- Focused ultrasound treatment is contraindicated when the path of the ultrasound beam must travel through bowel, pubic bone, an intrauterine device, surgical clips, or any hard implant that cannot be removed.
- Focused ultrasound treatments performed using MRI guidance are contraindicated in women with MRI--related issues (e.g., the presence of metallic implants that are incompatible with MRI, sensitivity to MRI contrast agents, or the inability to fit into the MRI bore).
Physicians have used focused ultrasound to treat close to 20,000 patients worldwide for symptomatic uterine fibroids. Most of these procedures were performed in commercial (non-research) settings: approximately half using MRI-guided high intensity focused ultrasound systems and the other half using ultrasound-guided high intensity focused ultrasound systems.
Clinical studies* conducted at such world-renowned medical centers as the University of California (San Francisco/Los Angeles/San Diego), the Mayo Clinic, Duke University Health System, Sunnybrook Health Sciences Centre (Toronto), the University of Virginia health system, and the National Institutes of Health (NICHD):
- Magnetic Resonance Guided Focused Ultrasound for Uterine Fibroids (PROMISe)
- The FIRSTT: Comparing MRgFUS (MR-guided Focused Ultrasound) to UAE (Uterine Artery Embolization)for Uterine Fibroids
- Therapeutic MRI Guided Focused Ultrasound Ablation of Uterine Fibroids (HIFU)
- Safety Study of ExAblate for the Treatment of Uterine Fibroids
*Studies listed at www.clinicaltrials.gov
The following geographical regions have one or more focused ultrasound devices approved to treat symptomatic uterine fibroids: the United States (Food and Drug Administration), Europe (CE Mark), Korea (KFDA), Japan, (MHLW), India, Australia, and many more. Medical centers in 13 states in the United States and in 16 countries around the world now offer this treatment option.
Similar, yet less widespread, approval exists for the use of focused ultrasound to treat adenomyosis.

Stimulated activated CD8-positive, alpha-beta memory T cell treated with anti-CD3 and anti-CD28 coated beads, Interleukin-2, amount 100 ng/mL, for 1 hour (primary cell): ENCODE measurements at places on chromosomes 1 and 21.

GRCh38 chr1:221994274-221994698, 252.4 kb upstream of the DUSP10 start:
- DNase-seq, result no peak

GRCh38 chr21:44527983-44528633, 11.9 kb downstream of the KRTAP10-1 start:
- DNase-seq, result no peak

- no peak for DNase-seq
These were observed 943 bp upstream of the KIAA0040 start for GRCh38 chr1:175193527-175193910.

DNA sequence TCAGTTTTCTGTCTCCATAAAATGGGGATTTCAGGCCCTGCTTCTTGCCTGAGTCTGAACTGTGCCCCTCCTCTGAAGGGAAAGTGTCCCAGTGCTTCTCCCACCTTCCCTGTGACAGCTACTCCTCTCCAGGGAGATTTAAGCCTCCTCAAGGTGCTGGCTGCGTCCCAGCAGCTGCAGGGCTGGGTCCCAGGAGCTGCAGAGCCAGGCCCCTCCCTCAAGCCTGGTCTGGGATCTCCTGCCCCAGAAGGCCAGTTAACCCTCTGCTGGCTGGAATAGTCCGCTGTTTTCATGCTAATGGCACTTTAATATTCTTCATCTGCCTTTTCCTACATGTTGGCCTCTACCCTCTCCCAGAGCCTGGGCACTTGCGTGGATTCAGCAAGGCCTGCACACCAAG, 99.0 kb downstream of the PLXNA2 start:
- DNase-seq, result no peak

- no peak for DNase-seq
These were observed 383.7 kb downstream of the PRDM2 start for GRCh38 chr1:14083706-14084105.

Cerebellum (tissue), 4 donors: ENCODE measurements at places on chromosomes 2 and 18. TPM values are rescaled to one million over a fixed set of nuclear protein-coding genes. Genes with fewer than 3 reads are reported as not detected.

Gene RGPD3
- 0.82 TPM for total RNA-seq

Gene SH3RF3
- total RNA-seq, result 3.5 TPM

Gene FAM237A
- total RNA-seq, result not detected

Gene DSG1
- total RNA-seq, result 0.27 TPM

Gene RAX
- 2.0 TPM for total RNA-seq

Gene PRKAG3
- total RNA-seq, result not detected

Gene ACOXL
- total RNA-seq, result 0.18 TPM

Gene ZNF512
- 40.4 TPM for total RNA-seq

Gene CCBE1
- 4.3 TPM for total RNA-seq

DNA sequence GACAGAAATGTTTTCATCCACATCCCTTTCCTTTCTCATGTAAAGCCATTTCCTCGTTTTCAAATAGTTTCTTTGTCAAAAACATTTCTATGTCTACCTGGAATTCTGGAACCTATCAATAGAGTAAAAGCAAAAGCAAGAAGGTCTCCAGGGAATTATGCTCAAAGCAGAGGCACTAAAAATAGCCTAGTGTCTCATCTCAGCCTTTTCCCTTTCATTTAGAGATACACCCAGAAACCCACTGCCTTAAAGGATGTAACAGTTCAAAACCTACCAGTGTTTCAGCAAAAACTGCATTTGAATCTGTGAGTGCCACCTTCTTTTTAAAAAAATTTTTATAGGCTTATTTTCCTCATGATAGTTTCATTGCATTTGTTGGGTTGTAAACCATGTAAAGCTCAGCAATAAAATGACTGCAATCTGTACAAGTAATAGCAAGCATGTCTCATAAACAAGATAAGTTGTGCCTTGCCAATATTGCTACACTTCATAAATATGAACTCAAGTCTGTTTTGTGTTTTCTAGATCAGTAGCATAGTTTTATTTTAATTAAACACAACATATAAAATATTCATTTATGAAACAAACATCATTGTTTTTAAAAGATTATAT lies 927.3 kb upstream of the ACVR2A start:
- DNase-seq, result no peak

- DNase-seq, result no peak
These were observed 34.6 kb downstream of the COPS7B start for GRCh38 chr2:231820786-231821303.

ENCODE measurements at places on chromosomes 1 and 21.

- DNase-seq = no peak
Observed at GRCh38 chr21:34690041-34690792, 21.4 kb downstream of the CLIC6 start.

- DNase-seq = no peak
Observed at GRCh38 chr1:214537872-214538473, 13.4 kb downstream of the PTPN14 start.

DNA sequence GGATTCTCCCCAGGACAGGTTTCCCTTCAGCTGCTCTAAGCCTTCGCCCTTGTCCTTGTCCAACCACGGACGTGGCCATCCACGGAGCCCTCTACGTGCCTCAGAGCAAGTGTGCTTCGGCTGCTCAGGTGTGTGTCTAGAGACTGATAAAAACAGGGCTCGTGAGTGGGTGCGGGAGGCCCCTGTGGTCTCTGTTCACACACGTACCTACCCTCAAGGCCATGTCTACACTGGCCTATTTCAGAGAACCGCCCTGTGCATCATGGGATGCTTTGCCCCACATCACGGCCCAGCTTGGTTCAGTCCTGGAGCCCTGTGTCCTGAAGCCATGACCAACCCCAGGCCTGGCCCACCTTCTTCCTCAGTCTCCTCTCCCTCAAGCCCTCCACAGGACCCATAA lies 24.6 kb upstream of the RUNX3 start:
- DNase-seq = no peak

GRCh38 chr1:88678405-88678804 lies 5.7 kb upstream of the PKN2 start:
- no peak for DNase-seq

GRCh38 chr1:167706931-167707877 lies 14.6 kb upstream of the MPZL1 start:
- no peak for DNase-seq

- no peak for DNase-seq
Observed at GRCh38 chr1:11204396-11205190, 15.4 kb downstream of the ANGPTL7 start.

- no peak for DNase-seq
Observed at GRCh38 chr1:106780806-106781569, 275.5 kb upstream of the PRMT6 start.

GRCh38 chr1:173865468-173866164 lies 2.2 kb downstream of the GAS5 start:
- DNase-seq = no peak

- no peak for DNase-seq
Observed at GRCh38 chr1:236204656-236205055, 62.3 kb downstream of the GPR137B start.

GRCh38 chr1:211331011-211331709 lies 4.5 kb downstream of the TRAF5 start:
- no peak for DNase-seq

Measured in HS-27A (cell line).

In the United States, none of the major insurance carriers have a positive coverage policy, but Blue Cross/Blue Shield, AETNA, and United have all approved cases on an individual basis.
In the United Kingdom, Germany, and Russia, individual patients have gained local level approval. In Israel, some of the private payers offer coverage in their extended program.
In most of cities and areas of mainland China, healthcare insurance partially or fully covers the cost of this therapy.
To increase patient awareness and access to new treatment options for uterine fibroids (including focused ultrasound), the Focused Ultrasound Surgery Foundation manages a patient support initiative called Fibroid Relief.
The Fibroid Relief website (http://www.fibroidrelief.org/) provides a patient forum for information on fibroid treatments, blog posts, patient stories, educational offerings, events, and clinical trial updates.
A China-based website http://www.savewomb.org, provides similar patient information on the ultrasound-guided focused ultrasound treatments offered by Chonqinq Haifu Technology LTD.
Below is a list of treatment centers that offer MR guided focused ultrasound for uterine fibroids.
Click on the map pin to display contact information at the site and a link to their website. You can also use the map zoom controls in the upper left to navigate down to the street level.
ExAblate One for women’s health by InSightec LTD
Model JC and Model JC200 by Chongqing Haifu Technology Ltd
- Stewart EA, Gostout B, Rabinovici J, Kim HS, Regan L, Tempany CM. Sustained relief of leiomyoma symptoms by using focused ultrasound surgery. Obstet Gynecol 2007 Aug;110(2 Pt 1):279-87.
- Okada A, Morita Y, Fukunishi H, Takeichi K, Murakami T. Non-invasive magnetic resonance-guided focused ultrasound treatment of uterine fibroids in a large Japanese population: impact of the learning curve on patient outcome. Ultrasound Obstet Gynecol 2009 Nov;34(5):579-83.
- Rabinovici J, David M, Fukunishi H, Morita Y, Gostout BS, Stewart EA. Pregnancy outcome after magnetic resonance–guided focused ultrasound surgery (MRgFUS) for conservative treatment of uterine fibroids. Fertil Steril 2010 Jan;93(1):199-209.